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MSW, Child Welfare, Poverty, Homelessness

I feel strongly that I am the best fit for your MSW Program at XXXX (XXX) because I feel strongly that we are in need of social workers who live, think, work, and practice at the local level, and your educational institution stands at the center of the community that I know and love. I am currently an undergraduate student at XXX and I have come to love our academic community here and hope to be able to continue to blossom here at XXX as a graduate student. I also very much respect and appreciate the explicit focus of your program not only on advocacy but also “the achievement of social and economic justice.”

Upon graduation from high school in 2002, I attended a community college, not yet sure concerning which career path to follow. I later transferred to XXXX as a part time student where I studied at the same time that I worked 50+ hours a week to pay for my education related expenses. This coming May, 2016, I will graduate with my Bachelors Degree in Psychology. I am currently enrolled in two classes which are helping me to think in more sophisticated ways about social work, one in public health and the other in professional assertiveness and self-care.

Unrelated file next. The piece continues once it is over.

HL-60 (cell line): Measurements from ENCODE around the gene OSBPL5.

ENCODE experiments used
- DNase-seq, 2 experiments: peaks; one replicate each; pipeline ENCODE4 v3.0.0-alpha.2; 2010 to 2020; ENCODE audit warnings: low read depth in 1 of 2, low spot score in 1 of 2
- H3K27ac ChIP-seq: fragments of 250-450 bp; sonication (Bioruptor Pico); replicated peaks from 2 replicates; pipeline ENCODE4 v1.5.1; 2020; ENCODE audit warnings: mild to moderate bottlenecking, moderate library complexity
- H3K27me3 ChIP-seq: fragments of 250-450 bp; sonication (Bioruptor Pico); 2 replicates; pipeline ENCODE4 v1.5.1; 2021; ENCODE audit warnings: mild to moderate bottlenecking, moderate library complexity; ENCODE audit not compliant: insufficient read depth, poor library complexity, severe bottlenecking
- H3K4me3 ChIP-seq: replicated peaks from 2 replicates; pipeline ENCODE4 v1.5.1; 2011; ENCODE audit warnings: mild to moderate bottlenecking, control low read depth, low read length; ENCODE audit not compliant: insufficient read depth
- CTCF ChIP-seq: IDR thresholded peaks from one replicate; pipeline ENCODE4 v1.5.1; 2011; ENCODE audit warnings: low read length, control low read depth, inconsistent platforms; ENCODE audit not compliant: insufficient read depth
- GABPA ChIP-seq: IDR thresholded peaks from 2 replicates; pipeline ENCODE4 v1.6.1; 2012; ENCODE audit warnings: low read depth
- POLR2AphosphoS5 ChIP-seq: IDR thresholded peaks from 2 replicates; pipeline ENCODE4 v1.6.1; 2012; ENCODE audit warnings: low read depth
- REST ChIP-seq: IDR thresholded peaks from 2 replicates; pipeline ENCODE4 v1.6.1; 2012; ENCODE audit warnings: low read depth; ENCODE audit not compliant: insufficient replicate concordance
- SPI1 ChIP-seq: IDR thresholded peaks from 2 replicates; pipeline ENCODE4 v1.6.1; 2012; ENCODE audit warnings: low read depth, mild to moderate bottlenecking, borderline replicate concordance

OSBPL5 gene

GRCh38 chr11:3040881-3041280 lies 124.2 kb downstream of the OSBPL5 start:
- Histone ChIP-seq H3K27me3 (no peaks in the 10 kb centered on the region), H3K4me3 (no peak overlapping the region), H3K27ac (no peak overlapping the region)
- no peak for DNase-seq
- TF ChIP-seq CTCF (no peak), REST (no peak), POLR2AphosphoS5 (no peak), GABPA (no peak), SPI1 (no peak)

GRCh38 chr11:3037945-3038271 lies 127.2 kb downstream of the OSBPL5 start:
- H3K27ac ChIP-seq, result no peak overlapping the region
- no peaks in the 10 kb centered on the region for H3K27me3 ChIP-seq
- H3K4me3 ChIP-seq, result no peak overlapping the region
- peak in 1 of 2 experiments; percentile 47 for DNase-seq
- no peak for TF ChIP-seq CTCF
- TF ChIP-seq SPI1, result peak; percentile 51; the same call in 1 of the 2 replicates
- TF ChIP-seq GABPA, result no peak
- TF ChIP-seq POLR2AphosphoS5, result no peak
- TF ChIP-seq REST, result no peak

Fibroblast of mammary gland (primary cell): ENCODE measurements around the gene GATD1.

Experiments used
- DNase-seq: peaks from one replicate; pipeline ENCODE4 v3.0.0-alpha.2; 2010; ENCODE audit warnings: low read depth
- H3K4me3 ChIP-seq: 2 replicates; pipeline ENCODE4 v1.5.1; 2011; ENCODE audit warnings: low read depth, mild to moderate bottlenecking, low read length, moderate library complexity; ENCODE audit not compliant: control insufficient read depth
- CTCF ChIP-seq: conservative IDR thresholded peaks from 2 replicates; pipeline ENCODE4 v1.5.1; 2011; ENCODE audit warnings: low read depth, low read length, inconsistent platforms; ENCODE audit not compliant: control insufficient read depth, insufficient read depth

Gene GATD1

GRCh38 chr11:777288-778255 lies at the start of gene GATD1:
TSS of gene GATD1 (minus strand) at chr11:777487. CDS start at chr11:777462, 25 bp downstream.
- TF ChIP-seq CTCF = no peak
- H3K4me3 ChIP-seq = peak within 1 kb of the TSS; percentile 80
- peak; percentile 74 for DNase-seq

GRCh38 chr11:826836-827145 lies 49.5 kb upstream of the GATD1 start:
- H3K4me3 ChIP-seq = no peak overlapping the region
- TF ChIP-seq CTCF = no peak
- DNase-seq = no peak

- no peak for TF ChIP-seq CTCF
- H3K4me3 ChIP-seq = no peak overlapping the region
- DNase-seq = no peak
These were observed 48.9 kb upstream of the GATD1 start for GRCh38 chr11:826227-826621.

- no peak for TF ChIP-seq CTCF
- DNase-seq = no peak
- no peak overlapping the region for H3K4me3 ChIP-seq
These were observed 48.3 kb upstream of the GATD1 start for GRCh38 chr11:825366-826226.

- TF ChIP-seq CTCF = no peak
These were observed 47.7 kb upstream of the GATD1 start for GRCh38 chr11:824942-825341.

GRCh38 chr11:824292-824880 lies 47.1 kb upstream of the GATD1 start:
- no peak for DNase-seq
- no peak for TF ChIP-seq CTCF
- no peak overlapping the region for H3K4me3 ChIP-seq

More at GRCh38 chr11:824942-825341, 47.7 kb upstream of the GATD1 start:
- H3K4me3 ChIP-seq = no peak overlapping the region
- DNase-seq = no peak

In high school, I volunteered at the local soup kitchen and my local church making Thanksgiving baskets for needy families and aiding with Christmas presents. Most importantly, however, is the fact that I have over 11 years experience working in human services at a residential school for more than 300 children with special behavioral issues in the NYC area.

My parents divorced when I was a toddler as my father was psychically, verbally, and emotionally abusive to my mom. An alcoholic, he also abused drugs and suffered from several mental health disorders. My mother would later remarry and my step father became an important part of my life; I called him dad. We were a large family with a half-sister, a biological brother, two step brothers and a step sister; all but my half-sister were older. My upbringing was in a suburban, middle class family and I had basically a good childhood; yet I missed the relationship with my biological father. He moved to Vermont so I didn’t see him often. As a young child, I was unable to understand the reasons why my mom didn’t allow us to visit him (his drug and alcohol use) and I resented my mother for this.